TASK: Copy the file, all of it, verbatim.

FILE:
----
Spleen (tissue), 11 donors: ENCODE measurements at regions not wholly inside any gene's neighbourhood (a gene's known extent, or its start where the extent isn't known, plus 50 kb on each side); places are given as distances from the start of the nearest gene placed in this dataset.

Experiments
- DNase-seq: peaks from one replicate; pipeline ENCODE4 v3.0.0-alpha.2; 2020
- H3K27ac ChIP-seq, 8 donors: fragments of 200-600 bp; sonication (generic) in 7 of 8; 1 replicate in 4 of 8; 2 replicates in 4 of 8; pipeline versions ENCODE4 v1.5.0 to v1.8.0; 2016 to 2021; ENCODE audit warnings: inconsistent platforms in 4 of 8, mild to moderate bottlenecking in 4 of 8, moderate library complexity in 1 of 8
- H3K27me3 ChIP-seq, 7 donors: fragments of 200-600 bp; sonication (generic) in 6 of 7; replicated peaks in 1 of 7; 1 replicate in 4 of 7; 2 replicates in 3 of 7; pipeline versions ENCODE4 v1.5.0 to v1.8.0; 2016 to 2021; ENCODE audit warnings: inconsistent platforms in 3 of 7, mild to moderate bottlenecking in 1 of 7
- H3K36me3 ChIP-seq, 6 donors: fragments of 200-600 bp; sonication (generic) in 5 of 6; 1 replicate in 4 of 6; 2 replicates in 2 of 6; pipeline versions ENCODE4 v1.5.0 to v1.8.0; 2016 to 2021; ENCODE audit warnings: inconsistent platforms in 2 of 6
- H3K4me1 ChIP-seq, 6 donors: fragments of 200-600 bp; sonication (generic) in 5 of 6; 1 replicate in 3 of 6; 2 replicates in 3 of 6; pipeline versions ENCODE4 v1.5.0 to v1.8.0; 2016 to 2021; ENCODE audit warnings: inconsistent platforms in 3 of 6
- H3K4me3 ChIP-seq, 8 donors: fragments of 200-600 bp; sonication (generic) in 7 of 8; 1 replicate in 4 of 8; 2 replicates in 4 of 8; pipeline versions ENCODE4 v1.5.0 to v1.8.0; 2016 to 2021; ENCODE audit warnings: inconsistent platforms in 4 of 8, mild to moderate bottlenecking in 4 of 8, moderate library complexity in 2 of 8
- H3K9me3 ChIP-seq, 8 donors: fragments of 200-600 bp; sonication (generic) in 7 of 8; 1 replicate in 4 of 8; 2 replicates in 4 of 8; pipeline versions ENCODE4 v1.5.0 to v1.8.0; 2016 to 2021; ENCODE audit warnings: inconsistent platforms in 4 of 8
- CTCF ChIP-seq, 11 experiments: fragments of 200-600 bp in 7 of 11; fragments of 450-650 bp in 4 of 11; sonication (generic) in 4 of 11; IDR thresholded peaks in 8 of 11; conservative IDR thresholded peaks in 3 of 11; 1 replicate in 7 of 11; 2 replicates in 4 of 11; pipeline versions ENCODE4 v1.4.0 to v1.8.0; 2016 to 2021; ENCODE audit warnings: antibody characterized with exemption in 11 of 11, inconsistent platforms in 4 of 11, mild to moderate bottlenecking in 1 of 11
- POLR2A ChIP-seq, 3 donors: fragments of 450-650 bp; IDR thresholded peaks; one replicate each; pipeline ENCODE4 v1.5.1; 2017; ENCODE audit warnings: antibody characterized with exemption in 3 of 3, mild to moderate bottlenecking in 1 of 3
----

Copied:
Spleen (tissue), 11 donors: ENCODE measurements at regions not wholly inside any gene's neighbourhood (a gene's known extent, or its start where the extent isn't known, plus 50 kb on each side); places are given as distances from the start of the nearest gene placed in this dataset.

Experiments
- DNase-seq: peaks from one replicate; pipeline ENCODE4 v3.0.0-alpha.2; 2020
- H3K27ac ChIP-seq, 8 donors: fragments of 200-600 bp; sonication (generic) in 7 of 8; 1 replicate in 4 of 8; 2 replicates in 4 of 8; pipeline versions ENCODE4 v1.5.0 to v1.8.0; 2016 to 2021; ENCODE audit warnings: inconsistent platforms in 4 of 8, mild to moderate bottlenecking in 4 of 8, moderate library complexity in 1 of 8
- H3K27me3 ChIP-seq, 7 donors: fragments of 200-600 bp; sonication (generic) in 6 of 7; replicated peaks in 1 of 7; 1 replicate in 4 of 7; 2 replicates in 3 of 7; pipeline versions ENCODE4 v1.5.0 to v1.8.0; 2016 to 2021; ENCODE audit warnings: inconsistent platforms in 3 of 7, mild to moderate bottlenecking in 1 of 7
- H3K36me3 ChIP-seq, 6 donors: fragments of 200-600 bp; sonication (generic) in 5 of 6; 1 replicate in 4 of 6; 2 replicates in 2 of 6; pipeline versions ENCODE4 v1.5.0 to v1.8.0; 2016 to 2021; ENCODE audit warnings: inconsistent platforms in 2 of 6
- H3K4me1 ChIP-seq, 6 donors: fragments of 200-600 bp; sonication (generic) in 5 of 6; 1 replicate in 3 of 6; 2 replicates in 3 of 6; pipeline versions ENCODE4 v1.5.0 to v1.8.0; 2016 to 2021; ENCODE audit warnings: inconsistent platforms in 3 of 6
- H3K4me3 ChIP-seq, 8 donors: fragments of 200-600 bp; sonication (generic) in 7 of 8; 1 replicate in 4 of 8; 2 replicates in 4 of 8; pipeline versions ENCODE4 v1.5.0 to v1.8.0; 2016 to 2021; ENCODE audit warnings: inconsistent platforms in 4 of 8, mild to moderate bottlenecking in 4 of 8, moderate library complexity in 2 of 8
- H3K9me3 ChIP-seq, 8 donors: fragments of 200-600 bp; sonication (generic) in 7 of 8; 1 replicate in 4 of 8; 2 replicates in 4 of 8; pipeline versions ENCODE4 v1.5.0 to v1.8.0; 2016 to 2021; ENCODE audit warnings: inconsistent platforms in 4 of 8
- CTCF ChIP-seq, 11 experiments: fragments of 200-600 bp in 7 of 11; fragments of 450-650 bp in 4 of 11; sonication (generic) in 4 of 11; IDR thresholded peaks in 8 of 11; conservative IDR thresholded peaks in 3 of 11; 1 replicate in 7 of 11; 2 replicates in 4 of 11; pipeline versions ENCODE4 v1.4.0 to v1.8.0; 2016 to 2021; ENCODE audit warnings: antibody characterized with exemption in 11 of 11, inconsistent platforms in 4 of 11, mild to moderate bottlenecking in 1 of 11
- POLR2A ChIP-seq, 3 donors: fragments of 450-650 bp; IDR thresholded peaks; one replicate each; pipeline ENCODE4 v1.5.1; 2017; ENCODE audit warnings: antibody characterized with exemption in 3 of 3, mild to moderate bottlenecking in 1 of 3